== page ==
You don’t have to change who you are to be successful in your career.
You may have to change some habits and add a little “window dressing” to your appearance and comportment, but part of what makes you unique and help you stand out from the competition is that you are, well, YOU.
So be yourself at work…. unless you’re a jerk.
No one wants to be near the jerk at work, but in that same study, one in five employees admitted to being the jerk.No one wants to be near the jerk at work, but one in five employees admitted to being the jerk. Be Yourself At Work, Unless You're a Jerk Click To Tweet
“Be Yourself At Work”? What Does That Mean?
Being yourself at work does not mean ambling into the office on Monday with your pajama pants and crazy bedhead.
It does mean being authentic. Don’t pretend to be something you’re not.
If you are outgoing, leverage your charisma to build connections and create a stronger team. If you’re introverted, thoughtfully observe the environment and problems before you and then present your unique perspective.
Does this mean you shouldn’t try to develop areas that aren’t natural to you? NO.
You should strive to grow and keep learning as a leader. This may mean you change some long-held habits because they no longer serve you. You may need to develop some new habits because they’re more closely aligned with the authentic person you’re becoming.
But growing and changing is still part of being an authentic leader. So be yourself at work….unless you’re being a jerk.
How To Tell If You’re Being A Jerk At Work
One of the key signs of being a jerk is arrogance (a swollen ego with indifference to others).
Unfortunately, some people confuse arrogance for healthy self-confidence, but there’s a very distinct difference.
It’s arrogance, not confidence, when you:
- Assume you know it all
- Think you’re smarter than others
- Don’t listen and learn
- Are full of bluster; too sure of yourself in every situation without reason
- Abuse your power, or browbeat, demean, or put down other people
- Act superior
- Think “I’m special. The rules don’t apply to me.”
A truly confident person does not have to put on a front or be in front all the time. They value who they are, what they know, and what they can do, but they’re not afraid to admit when they might be wrong or need help.
True confidence is not about getting an ego lift, but about being a part of something bigger.
Arrogance, on the other hand, is really just an inferiority complex mistakenly labeled a “superiority complex.” And it doesn’t help anyone…including you.
I’m all for confidence, but never arrogance.True confidence is not about getting an ego lift, but about being a part of something bigger. Be Yourself At Work, Unless You're a Jerk Click To Tweet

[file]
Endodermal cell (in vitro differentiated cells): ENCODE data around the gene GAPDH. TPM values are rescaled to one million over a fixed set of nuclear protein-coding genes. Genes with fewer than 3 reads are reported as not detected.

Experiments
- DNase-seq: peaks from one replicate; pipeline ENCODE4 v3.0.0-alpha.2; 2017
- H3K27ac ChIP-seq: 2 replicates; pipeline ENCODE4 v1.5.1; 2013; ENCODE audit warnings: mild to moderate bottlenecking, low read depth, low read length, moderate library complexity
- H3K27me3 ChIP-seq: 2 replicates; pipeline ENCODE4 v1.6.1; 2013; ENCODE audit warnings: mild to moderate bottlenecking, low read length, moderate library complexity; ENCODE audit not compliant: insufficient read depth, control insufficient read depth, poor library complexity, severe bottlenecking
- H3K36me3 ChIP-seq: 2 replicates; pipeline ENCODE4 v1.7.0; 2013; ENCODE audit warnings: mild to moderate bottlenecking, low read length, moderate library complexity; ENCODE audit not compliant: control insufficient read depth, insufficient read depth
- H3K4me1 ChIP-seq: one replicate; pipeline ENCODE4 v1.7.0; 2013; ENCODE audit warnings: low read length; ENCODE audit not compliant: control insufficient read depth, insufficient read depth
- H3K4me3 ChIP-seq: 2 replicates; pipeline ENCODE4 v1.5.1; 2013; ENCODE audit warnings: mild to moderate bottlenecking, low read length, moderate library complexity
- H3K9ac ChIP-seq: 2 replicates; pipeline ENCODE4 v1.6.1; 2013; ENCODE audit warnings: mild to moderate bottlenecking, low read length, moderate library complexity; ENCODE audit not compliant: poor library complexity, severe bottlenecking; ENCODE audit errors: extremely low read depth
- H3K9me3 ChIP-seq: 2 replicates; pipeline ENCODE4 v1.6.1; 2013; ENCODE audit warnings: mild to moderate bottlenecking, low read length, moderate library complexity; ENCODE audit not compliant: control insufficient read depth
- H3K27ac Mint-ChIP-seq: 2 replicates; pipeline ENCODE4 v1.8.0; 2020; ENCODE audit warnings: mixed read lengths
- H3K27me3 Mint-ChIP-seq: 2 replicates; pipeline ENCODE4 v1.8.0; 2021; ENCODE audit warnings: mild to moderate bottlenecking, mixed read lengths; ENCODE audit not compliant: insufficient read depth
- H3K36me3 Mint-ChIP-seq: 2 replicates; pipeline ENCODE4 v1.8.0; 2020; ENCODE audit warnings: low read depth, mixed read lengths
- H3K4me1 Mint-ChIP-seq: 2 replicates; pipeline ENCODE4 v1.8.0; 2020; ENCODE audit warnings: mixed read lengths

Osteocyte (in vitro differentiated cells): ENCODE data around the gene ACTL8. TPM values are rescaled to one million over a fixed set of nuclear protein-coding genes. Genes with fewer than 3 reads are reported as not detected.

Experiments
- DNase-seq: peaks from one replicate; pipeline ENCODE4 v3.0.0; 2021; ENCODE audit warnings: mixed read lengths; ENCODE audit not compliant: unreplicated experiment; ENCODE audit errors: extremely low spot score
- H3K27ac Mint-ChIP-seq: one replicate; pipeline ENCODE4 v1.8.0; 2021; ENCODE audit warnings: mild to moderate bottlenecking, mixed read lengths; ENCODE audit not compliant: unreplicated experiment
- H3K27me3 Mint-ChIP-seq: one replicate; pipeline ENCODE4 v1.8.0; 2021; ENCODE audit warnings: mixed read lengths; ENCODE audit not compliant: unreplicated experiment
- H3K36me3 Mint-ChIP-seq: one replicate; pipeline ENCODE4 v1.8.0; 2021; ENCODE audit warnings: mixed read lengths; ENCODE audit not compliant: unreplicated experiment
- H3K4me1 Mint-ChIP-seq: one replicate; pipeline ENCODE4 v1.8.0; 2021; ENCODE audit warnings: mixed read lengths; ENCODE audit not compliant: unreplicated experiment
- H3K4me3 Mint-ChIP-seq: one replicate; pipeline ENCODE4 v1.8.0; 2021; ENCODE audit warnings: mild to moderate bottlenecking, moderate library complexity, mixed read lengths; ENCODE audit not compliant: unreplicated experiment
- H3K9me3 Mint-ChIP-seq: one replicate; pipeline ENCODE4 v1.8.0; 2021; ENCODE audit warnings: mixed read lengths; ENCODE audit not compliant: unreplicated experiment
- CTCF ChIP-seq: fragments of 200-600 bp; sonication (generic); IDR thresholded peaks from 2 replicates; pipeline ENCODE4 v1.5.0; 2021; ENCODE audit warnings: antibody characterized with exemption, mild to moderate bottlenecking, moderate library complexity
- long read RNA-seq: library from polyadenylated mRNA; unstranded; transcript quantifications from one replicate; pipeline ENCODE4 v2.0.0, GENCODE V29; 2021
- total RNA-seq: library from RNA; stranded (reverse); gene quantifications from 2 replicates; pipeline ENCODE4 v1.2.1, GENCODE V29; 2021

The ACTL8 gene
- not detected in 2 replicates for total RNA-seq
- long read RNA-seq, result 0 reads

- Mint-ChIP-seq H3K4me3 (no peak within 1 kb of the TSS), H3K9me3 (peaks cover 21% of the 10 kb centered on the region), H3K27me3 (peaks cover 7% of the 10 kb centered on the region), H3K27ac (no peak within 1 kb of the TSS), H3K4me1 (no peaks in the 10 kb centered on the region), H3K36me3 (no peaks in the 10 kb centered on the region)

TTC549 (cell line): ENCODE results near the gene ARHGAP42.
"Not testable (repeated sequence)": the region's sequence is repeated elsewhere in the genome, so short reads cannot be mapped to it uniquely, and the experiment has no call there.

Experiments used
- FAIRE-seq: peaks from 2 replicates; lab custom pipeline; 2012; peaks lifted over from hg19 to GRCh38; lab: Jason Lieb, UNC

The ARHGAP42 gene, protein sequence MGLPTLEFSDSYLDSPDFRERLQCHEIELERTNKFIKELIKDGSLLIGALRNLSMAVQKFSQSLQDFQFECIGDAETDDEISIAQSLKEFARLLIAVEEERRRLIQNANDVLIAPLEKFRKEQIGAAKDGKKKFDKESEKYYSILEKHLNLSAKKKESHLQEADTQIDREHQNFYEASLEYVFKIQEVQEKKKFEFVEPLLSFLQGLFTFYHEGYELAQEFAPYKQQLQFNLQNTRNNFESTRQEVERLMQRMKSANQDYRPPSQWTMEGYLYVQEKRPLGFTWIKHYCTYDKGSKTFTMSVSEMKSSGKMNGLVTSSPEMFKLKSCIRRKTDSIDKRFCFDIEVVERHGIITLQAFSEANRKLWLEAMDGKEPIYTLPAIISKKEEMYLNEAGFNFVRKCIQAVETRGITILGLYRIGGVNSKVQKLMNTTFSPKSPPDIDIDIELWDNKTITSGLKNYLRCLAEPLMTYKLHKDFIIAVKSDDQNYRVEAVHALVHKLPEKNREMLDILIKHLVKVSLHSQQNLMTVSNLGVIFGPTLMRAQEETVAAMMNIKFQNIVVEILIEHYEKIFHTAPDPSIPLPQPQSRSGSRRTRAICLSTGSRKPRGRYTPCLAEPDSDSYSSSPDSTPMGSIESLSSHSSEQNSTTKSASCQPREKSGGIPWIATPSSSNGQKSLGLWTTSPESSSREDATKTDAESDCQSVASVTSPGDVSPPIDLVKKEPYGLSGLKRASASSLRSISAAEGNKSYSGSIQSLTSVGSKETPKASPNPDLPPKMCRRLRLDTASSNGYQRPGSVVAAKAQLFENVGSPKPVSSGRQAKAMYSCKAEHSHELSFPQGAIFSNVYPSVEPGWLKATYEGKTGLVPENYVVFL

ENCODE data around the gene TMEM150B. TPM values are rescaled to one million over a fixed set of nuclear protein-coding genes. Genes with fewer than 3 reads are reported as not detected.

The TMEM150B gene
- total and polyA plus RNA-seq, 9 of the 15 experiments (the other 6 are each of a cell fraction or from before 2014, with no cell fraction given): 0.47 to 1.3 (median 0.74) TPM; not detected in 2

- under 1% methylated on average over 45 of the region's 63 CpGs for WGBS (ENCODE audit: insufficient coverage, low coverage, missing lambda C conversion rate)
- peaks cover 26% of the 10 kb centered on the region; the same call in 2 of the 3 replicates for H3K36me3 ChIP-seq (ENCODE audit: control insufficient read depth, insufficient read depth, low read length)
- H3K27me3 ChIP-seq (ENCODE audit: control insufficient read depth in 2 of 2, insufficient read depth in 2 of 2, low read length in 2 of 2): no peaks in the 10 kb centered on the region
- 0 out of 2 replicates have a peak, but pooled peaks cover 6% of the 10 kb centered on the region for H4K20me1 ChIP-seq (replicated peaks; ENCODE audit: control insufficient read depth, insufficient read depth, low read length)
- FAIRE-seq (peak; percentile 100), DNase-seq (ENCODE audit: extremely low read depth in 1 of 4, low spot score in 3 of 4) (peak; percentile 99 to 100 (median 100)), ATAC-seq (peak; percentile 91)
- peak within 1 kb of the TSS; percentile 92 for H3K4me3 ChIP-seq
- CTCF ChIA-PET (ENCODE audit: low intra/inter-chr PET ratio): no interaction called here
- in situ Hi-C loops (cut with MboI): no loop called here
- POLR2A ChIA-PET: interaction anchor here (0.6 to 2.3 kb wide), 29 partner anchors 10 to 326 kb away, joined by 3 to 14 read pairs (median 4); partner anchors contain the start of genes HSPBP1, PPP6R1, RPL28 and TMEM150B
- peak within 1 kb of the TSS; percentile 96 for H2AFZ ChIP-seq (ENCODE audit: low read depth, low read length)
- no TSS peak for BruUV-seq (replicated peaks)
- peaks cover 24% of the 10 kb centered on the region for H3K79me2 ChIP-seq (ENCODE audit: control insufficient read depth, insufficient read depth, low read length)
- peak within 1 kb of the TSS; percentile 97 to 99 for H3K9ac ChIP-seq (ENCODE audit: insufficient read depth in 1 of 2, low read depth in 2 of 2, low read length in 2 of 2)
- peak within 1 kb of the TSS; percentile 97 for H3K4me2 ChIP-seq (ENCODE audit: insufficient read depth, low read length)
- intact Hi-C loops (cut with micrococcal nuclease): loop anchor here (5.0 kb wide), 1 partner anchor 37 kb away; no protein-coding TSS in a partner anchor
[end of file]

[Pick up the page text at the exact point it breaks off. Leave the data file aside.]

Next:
12 “Don’ts” That Will Keep You From Being Labeled A Jerk
One key danger to avoid is that even if you are not typically a jerk, you can still act like one during a crisis or tense situation.
There WILL be stress in your business life. The heat of the moment can cause you to do something that undoes years of good work.
So be really careful in the following areas when the going gets tough:
- Don’t be overly convinced of your own importance.
- Don’t think you are the “exception to the rule” in doing whatever you want to.
- Don’t act only to please yourself.
- Don’t break your word.
- Don’t be dishonest. (You can end up in jail for it.)
- Don’t be mean or nasty.
- Don’t kick people in the face anywhere along the way.
- Don’t yell and scream.
- Don’t embarrass others.
- Don’t turn supporters into roadkill when the going gets rough.
- Don’t act like you know it all (even if you think you do).
- Don’t get good at being bad.
If this list is descriptive for how you operate on a normal basis, then you need to implement some behavior changes yesterday so you can regain the respect of those around you.
If you feel unsure of where to start, consider executive coaching or finding a good mentor.
Good Leaders Are Authentic… And They Aren’t Jerks
My mentor, Curt, used to say “Be yourself, unless you’re a jerk.” It’s advice I’ve often remembered and even more often wished others would take to heart.
There is never a reason to be arrogant, rude, or demeaning to others. If you’re hoping to make an impression at work, that’s not the one you want.
You can be yourself at work and be successful and respected. You can’t be a jerk and expect the same.
If you’re concerned you might be the jerk at work or would like to improve your executive presence, contact me to discuss coaching, or if you have a group of emerging leaders, for a speaking engagement.